3. The court's determination is not whether the non-moving party "will ultimately prevail" but whether that party is "entitled to offer evidence to support the claims." United States ex rel. Wilkins v. United Health Grp., Inc., 659 F.3d 295, 302 (3d Cir. 2011). This "does not impose a probability requirement at the pleading stage, " but instead "simply calls for enough facts to raise a reasonable expectation that discovery will reveal evidence of [the necessary element]." Phillips, 515 F.3d at 234 (quoting Twombly, 550 U.S. at 556). The court's analysis is a context-specific task requiring the court "to draw on its judicial experience and common sense." Iqbal, 556 U.S. at 663-64.

4. Analysis. The Federal Circuit has set forth a two-pronged standard for establishing willful infringement, an objective prong and a subjective prong. With respect to the former,

a patentee must show by clear and convincing evidence that the infringer acted despite an objectively high likelihood that its actions constituted infringement of a valid patent. The state of mind of the accused infringer is not relevant to this objective inquiry.

In re Seagate Technology LLC, 497 F.3d 1360, 1371 (Fed. Cir. 2007) (internal citations omitted). If the objective prong is satisfied, the patentee must next establish that "this objectively-defined risk (determined by the record developed in the infringement proceeding) was either known or so obvious that it should have been known to the accused infringer." Id. This subjective prong hinges on the fact finder's assessments of the credibility of witnesses. LG Elecs. U.S.A., Inc. v. Whirlpool Corp., 798 F.Supp.2d 541, 557 (D. Del. 2011). "The drawing of inferences, particularly in respect of an intent-implicating question such as willfulness, is peculiarly within the province of the fact finder that observed the witnesses." Liquid Dynamics Corp. v. Vaughan Co., 449 F.3d 1209, 1225 (Fed. Cir. 2006) (citation omitted).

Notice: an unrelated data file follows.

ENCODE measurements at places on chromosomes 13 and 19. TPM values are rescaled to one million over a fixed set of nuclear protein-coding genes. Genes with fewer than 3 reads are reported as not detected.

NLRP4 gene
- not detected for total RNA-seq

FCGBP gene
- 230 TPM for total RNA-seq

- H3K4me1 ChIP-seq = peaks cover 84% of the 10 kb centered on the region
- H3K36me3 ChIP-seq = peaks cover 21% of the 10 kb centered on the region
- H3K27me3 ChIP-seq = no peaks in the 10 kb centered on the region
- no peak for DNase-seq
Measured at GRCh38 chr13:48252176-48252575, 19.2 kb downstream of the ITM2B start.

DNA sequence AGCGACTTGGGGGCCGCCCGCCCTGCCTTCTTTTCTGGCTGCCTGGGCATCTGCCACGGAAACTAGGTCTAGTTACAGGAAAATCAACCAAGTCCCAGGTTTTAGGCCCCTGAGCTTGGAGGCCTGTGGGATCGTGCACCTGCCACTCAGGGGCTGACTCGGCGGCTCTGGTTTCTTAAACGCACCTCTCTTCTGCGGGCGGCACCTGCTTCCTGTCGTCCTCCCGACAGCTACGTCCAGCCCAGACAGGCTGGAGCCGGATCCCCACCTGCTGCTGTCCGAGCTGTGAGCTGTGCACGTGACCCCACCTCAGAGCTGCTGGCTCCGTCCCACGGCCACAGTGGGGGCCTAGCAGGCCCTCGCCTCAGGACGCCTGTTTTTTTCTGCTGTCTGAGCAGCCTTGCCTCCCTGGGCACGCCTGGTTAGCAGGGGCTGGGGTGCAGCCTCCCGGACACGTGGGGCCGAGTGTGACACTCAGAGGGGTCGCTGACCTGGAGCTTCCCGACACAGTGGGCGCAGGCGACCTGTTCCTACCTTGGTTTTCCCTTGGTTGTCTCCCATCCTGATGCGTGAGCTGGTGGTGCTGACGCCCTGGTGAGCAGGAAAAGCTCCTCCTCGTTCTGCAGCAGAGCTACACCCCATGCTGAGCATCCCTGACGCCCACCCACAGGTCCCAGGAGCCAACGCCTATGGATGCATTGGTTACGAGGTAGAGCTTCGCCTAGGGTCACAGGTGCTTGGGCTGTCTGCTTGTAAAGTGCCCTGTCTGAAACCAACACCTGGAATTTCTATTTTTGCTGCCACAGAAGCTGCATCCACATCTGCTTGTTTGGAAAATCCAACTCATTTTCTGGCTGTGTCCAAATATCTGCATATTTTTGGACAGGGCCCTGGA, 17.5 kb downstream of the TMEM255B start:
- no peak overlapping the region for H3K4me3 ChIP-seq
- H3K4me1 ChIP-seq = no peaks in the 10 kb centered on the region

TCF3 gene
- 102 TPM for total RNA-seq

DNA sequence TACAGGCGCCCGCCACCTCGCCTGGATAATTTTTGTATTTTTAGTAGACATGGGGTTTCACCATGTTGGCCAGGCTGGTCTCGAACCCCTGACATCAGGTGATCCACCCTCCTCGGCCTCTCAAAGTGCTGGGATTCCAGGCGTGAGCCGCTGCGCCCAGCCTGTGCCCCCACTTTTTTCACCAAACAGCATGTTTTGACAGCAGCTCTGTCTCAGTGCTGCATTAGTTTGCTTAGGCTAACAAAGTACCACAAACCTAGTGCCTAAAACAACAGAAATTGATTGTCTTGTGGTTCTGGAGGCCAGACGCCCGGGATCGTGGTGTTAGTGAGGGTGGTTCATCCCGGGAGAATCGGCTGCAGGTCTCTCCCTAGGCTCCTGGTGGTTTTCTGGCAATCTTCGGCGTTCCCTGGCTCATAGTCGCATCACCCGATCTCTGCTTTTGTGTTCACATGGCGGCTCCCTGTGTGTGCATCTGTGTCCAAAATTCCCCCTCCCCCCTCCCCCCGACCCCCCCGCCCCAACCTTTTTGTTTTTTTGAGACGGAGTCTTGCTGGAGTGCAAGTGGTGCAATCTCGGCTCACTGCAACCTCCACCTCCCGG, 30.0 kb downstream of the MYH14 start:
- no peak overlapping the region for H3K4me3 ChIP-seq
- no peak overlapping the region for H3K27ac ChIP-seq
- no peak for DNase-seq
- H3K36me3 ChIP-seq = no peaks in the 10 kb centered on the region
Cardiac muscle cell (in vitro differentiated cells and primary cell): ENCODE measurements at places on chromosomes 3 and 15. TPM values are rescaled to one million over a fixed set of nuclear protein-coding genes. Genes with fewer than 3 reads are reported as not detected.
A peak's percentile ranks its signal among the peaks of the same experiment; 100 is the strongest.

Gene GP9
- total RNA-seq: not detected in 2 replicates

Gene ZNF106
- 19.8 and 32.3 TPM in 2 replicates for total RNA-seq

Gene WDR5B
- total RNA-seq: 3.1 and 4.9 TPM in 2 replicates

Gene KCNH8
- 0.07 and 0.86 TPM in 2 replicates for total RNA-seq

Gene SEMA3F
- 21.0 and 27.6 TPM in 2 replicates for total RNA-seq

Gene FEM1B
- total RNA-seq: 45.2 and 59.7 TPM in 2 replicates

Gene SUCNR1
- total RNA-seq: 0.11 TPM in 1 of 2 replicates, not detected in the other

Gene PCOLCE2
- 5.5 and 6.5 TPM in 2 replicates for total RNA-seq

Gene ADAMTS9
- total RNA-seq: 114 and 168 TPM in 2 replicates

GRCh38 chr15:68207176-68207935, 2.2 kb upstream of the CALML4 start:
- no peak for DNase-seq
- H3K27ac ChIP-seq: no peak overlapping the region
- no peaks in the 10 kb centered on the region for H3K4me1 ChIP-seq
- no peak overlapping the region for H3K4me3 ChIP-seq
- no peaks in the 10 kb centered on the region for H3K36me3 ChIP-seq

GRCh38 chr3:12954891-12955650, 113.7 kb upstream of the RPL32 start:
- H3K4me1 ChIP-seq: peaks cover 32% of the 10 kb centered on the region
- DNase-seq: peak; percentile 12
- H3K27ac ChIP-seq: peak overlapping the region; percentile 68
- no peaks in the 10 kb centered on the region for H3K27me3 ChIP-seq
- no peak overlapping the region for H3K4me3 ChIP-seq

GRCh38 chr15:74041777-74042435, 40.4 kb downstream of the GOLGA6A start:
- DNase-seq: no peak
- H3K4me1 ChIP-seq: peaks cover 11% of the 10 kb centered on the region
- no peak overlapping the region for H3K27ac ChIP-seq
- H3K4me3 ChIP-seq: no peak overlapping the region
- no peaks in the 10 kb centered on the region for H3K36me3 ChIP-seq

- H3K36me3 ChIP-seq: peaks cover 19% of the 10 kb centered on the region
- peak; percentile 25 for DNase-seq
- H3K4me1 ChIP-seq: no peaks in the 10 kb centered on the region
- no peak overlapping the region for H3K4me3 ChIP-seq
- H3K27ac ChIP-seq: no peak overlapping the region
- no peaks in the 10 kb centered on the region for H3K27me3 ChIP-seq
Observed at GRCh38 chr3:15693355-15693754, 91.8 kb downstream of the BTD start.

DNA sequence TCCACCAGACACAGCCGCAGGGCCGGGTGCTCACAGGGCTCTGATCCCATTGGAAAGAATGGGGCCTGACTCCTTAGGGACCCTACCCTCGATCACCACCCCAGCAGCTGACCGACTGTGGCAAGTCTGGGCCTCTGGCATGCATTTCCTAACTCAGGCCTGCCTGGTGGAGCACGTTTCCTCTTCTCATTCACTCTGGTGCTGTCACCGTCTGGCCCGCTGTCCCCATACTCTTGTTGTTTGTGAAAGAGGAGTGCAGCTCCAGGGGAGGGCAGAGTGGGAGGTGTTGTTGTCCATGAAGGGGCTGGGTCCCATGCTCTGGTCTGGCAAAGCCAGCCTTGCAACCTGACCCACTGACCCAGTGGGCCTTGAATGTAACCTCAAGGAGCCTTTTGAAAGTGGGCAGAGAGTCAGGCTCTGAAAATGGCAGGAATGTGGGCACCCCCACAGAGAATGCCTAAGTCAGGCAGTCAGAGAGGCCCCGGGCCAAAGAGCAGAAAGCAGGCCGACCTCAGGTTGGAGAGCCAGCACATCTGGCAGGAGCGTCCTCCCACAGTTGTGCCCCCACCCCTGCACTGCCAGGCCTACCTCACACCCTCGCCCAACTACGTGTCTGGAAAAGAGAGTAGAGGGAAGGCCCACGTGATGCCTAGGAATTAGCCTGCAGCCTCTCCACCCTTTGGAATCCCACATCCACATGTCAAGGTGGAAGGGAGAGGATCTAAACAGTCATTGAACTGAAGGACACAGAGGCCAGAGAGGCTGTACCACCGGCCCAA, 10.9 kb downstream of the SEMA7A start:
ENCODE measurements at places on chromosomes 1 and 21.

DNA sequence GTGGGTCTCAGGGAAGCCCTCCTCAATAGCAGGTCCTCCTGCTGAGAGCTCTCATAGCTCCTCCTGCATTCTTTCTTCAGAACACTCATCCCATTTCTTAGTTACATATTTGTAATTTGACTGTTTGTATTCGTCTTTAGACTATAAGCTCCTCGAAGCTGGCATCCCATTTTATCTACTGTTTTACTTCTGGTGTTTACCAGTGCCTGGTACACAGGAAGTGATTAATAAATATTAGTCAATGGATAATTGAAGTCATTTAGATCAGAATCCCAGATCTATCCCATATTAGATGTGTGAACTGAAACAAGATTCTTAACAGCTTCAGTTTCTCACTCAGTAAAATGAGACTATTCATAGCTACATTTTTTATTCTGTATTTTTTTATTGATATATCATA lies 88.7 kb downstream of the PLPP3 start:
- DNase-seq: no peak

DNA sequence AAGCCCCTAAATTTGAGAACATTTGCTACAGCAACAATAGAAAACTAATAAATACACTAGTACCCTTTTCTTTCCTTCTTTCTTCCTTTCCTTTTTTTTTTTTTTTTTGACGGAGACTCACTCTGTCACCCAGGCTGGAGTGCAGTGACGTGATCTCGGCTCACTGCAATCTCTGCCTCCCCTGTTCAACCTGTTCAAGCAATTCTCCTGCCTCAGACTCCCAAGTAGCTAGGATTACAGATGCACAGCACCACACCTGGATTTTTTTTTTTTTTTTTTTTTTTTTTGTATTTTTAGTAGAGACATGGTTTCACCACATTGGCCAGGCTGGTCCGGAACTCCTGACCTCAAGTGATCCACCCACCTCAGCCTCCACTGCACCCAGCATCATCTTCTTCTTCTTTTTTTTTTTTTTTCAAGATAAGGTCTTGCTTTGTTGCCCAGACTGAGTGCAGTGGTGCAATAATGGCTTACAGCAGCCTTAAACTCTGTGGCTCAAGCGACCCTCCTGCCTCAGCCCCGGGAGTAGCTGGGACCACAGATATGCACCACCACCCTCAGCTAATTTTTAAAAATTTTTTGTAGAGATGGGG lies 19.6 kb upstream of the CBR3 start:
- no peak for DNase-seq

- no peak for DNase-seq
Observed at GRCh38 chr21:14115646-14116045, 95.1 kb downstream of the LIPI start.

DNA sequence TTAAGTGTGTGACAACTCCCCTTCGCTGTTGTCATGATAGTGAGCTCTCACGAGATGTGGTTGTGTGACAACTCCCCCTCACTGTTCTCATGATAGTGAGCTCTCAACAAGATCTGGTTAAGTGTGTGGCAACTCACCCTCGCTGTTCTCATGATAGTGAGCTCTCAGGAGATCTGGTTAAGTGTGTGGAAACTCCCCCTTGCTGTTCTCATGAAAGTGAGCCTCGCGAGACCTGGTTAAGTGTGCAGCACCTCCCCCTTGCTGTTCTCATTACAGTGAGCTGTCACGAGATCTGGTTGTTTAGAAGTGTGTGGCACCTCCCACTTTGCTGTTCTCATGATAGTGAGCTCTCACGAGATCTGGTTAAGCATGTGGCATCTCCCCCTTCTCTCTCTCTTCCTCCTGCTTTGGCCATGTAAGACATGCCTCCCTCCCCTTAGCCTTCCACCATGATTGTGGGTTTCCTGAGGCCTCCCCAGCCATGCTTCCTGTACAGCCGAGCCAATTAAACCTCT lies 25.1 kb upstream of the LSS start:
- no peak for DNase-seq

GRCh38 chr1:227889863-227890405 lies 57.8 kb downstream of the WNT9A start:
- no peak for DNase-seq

5. At the pleading stage, a plaintiff alleging a cause of action for willful infringement must "plead facts giving rise to at least a showing of objective recklessness of the infringement risk." St. Clair Intellectual Prop. Consultants, Inc. v. Hewlett-Packard Co., 2012 WL 1134318, at *2-3 (D. Del. Mar. 28, 2012) (internal quotations omitted). Although "actual knowledge of infringement or the infringement risk" need not be pied, the complaint "must adequately allege factual circumstances in which the patents-in-suit [are] called to the attention' of the defendants." MONEC Holding AG v. Motorola Mobility, Inc., 897 F.Supp.2d 225, 236 (D. Del. 2012).